I did test this with input voltages as low as 11 to work fine as I might want to battery power the module in the future.(4S lithium ion modules are much more common than 5S or 6S) In testing, current stayed below 100mA until the volume started getting pretty loud. It wasn't until near maximum(too loud for me in the same small room as the speakers) that the current went about 1A, with the highest peak I saw around 4A.(I did not use a scope so didn't catch quick pulses very well) Partly because of the low current draw, I decided not to add any additional input capacitance as the amplifier already has 6*330uF caps across the rail. If running the amplifier near it's max, it might help to add some more, but I would recommend doing some testing first to see what voltage drop you have from your supply and how high the currents peak.
I initially tested with a regular 1k pot and it worked great.
I switched to a stereo/dual audio taper potentiometer as a volume control. I didn't have many audio taper stereo pots in my stock, and initially used a 50k one. This worked, but increased hiss, and was more subject to 60hz hum. I switched to a 10k one which improved the situation, removing noticable hum, and reducing hiss down to a low level. The hiss and hum was mostly when the pot was set away from the ends, so it seems the amplifier doesn't want an input impedance this high. A 1k would have been much better if I had one or was purchasing one.
I wired this into the schematic like this:
This is one of two channels shown. Notice that the other end of the pot(CCW rotation) is connected to 6V, and not ground. This is because at this point in the circuit, it has a 6V common mode. If I were to connect it to ground, excess DC current would flow through the potentiometer. This current would come from the 6V rail, which is only weakly generated with a divider so it would have changed the circuit undesirably.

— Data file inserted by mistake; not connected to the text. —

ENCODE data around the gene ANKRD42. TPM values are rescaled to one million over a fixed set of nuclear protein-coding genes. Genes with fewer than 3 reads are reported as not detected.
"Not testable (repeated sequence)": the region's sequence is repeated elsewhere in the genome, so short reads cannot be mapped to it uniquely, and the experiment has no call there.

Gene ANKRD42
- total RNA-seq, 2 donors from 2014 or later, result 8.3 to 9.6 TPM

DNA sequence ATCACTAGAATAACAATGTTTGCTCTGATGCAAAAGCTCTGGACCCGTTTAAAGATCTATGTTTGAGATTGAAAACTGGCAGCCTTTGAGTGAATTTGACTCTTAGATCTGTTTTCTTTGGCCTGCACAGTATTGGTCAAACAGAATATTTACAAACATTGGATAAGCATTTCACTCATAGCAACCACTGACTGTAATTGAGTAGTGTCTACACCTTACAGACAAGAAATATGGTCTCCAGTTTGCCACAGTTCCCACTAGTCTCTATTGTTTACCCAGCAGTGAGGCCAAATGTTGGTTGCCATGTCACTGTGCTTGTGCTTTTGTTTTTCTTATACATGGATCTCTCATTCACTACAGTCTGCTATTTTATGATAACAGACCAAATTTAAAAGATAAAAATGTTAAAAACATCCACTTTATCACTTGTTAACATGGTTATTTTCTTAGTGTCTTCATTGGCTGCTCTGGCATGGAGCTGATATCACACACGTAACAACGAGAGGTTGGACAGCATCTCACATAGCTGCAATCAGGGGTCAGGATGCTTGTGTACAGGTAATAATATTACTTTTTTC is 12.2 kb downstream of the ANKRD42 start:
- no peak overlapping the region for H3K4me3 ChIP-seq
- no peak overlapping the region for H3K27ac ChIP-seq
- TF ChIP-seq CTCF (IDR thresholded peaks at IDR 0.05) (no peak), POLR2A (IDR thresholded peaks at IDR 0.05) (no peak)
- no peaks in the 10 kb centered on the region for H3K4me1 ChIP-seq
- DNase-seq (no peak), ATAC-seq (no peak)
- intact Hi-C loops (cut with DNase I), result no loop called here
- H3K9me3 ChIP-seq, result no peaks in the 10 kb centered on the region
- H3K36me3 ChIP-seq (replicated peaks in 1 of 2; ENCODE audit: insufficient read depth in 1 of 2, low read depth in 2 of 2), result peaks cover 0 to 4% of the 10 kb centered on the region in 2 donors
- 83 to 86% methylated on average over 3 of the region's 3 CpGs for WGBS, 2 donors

Another option would have been to insert an additional AC coupling capacitor out of the opamp before it goes into the pot to bias it to ground; then the CCW terminal of the pot could have been connected to ground. This may have increased noise however as ground noise would now be included.
12/24/2018 at 07:19 •
The module is intended to have volume adjusted on your playback device, so does not have a volume control directly on it.(the buttons just send a signal back to your phone to adjust it's volume) The bluetooth module puts out a beep every time you adjust the volume. I intend to use this a room sound which will be faded in and out, so those beeps are not workable. Combined with the bluetooth connecting sound and the speaker pops when powered on, I decided that the simplest solution would be to insert a volume control into the audio path. This would allow me to just turn it all the way down when connecting, and then do my fading with the knob instead of my phone.
I knew from the product picture and the information I could find about the components, that audio comes from the BTM835 module, through capacitors and into the TPA3116 chips. I figured I could just insert a stereo potentiometer between those. One concern I had was that the audio was differential. To proceed, I needed to trace out a bit of the schematic from the board.
The output of the BTM835 module is indeed differential, and all 4 of those lines go through capacitors. However, the other side of those capacitors do not go directly to the TPA3116. Instead, they are fed into a dual op-amp, which is providing some gain, but also converting the single to single ended. This circuit is powered from a 12V LDO(which means it'll run lower if the main input is 12V), with the audio biased to 6V so a single ended supply could be used. I am not sure why they convert the audio to single ended, given that the TPA3116 has a differential input(which can be used single ended. Perhaps the output of the bluethooth module was not enough, though with a configured op-amp gain of only 1.3x, I'm surprised.